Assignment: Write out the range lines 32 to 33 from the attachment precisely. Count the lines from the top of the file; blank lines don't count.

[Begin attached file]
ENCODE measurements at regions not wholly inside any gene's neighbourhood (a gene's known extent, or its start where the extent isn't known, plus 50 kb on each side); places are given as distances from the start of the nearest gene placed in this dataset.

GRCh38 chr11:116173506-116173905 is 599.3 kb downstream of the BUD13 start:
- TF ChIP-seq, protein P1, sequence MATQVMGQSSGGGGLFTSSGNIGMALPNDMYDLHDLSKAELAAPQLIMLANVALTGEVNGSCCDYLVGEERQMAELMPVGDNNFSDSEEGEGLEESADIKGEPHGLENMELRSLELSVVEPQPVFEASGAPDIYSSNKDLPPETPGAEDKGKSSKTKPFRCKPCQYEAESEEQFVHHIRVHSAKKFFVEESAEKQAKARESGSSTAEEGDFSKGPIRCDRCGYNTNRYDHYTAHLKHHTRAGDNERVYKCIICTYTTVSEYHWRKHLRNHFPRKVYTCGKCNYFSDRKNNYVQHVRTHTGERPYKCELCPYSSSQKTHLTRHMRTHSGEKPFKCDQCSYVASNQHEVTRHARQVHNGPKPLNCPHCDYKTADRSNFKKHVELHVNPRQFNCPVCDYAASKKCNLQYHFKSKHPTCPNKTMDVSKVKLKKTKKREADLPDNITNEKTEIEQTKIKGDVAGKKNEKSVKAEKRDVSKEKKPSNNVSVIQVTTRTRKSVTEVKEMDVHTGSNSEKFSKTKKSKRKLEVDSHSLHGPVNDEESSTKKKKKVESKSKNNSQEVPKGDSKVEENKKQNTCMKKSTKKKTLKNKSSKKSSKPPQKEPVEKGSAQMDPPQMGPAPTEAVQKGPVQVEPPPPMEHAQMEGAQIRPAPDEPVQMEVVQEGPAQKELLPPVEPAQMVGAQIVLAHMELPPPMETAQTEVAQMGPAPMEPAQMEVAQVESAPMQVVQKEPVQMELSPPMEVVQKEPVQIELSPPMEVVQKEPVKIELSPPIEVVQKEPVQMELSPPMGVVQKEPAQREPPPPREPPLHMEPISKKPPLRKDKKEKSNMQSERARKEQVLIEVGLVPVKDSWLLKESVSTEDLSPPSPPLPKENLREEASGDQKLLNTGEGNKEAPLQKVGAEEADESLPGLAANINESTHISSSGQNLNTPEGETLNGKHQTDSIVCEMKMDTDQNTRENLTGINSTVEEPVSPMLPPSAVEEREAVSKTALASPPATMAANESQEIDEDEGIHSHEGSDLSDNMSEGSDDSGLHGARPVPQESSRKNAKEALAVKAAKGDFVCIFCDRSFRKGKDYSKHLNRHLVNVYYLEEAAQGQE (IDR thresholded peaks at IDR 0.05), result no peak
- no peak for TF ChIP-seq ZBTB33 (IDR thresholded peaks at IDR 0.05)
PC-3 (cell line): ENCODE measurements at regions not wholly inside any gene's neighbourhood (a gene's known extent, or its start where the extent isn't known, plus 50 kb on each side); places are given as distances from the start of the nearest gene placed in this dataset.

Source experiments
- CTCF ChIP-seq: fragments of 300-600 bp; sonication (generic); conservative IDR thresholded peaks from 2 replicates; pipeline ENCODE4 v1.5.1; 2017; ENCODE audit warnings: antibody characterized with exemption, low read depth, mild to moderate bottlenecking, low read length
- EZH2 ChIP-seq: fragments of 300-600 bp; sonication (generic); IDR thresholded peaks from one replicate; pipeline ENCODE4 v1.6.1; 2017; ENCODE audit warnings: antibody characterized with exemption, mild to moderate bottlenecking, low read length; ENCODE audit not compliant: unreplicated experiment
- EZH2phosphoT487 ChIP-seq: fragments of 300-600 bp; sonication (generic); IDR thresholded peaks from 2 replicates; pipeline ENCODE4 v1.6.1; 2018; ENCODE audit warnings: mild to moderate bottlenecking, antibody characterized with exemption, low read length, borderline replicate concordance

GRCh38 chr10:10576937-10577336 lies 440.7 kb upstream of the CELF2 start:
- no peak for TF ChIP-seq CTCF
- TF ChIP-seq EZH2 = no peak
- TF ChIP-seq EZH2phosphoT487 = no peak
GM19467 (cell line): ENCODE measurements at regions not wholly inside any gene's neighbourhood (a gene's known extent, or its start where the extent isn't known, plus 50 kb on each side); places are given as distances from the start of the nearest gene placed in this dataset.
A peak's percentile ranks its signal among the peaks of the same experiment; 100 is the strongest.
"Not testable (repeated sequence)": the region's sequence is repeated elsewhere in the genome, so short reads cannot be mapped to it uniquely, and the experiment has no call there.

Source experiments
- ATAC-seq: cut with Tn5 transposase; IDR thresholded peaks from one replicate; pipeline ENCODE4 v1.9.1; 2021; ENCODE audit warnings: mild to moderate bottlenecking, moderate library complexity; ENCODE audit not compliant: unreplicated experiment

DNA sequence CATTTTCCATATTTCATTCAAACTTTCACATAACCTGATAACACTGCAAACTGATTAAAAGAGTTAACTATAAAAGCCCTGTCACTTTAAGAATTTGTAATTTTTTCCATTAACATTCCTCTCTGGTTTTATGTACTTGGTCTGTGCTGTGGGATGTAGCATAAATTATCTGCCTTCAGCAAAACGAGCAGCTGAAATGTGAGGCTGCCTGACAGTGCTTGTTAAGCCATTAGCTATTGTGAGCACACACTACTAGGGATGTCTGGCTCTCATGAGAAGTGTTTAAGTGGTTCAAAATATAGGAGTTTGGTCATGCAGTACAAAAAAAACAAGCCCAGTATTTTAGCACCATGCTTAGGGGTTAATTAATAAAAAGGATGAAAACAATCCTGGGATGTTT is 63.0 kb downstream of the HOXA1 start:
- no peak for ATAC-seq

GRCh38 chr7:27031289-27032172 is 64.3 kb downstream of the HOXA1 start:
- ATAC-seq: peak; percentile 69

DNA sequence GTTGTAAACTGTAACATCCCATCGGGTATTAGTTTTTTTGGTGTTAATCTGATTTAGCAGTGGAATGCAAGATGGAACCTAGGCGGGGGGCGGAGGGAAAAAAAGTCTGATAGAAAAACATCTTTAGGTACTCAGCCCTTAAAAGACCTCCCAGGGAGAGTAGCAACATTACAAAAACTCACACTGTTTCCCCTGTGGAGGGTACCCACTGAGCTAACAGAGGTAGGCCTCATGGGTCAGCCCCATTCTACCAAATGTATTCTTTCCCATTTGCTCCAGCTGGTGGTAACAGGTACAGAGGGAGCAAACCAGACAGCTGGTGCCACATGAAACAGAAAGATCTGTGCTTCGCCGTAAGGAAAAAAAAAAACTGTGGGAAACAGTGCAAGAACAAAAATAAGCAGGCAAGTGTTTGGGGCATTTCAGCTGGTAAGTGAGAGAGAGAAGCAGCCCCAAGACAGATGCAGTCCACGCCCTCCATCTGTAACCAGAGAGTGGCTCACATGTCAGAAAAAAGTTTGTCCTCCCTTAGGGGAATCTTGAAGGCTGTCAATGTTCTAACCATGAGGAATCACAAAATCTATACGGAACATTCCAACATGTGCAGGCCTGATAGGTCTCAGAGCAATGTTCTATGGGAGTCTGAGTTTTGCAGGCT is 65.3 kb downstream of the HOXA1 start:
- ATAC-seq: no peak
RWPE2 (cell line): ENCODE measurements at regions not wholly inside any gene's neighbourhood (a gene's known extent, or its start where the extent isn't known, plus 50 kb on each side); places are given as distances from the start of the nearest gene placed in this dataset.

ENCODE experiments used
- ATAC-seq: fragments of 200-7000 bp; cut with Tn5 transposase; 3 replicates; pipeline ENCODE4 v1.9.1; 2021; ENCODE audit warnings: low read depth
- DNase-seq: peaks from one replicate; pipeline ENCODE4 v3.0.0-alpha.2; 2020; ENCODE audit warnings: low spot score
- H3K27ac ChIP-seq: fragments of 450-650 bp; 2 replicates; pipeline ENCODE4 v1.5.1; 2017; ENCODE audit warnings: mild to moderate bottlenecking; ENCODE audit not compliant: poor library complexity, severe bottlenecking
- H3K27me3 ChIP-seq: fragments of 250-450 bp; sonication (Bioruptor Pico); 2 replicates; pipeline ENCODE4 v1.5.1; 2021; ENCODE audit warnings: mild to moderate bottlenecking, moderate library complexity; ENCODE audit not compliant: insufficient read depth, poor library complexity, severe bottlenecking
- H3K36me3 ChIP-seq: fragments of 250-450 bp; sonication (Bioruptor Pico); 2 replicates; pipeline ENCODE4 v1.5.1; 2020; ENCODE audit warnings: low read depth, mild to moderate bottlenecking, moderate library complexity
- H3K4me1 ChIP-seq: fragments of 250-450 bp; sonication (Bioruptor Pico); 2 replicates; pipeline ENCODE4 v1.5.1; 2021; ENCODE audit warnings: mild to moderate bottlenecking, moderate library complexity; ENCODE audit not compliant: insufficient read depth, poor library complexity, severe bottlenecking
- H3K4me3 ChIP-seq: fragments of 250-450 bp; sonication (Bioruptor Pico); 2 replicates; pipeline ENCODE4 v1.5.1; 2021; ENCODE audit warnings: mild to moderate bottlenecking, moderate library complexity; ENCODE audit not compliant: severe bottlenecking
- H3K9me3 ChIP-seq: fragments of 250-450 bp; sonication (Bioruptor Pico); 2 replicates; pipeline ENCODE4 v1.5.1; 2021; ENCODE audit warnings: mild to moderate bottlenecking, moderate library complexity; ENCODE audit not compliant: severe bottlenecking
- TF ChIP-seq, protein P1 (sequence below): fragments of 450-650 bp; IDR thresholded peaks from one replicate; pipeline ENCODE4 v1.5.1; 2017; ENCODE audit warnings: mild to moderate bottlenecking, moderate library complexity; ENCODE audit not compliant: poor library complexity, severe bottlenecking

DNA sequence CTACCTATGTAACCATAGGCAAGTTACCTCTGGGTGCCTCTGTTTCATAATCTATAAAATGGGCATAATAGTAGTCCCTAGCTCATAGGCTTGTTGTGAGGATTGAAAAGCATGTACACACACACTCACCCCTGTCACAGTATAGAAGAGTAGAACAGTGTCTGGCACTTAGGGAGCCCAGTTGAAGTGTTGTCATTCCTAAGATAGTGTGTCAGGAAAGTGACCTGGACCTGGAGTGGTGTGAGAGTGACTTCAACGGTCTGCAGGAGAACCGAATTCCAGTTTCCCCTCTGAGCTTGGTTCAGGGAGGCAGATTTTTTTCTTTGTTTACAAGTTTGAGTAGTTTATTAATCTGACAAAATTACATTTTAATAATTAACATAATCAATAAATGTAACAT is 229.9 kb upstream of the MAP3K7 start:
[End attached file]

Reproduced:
- H3K4me1 ChIP-seq: fragments of 250-450 bp; sonication (Bioruptor Pico); 2 replicates; pipeline ENCODE4 v1.5.1; 2021; ENCODE audit warnings: mild to moderate bottlenecking, moderate library complexity; ENCODE audit not compliant: insufficient read depth, poor library complexity, severe bottlenecking
- H3K4me3 ChIP-seq: fragments of 250-450 bp; sonication (Bioruptor Pico); 2 replicates; pipeline ENCODE4 v1.5.1; 2021; ENCODE audit warnings: mild to moderate bottlenecking, moderate library complexity; ENCODE audit not compliant: severe bottlenecking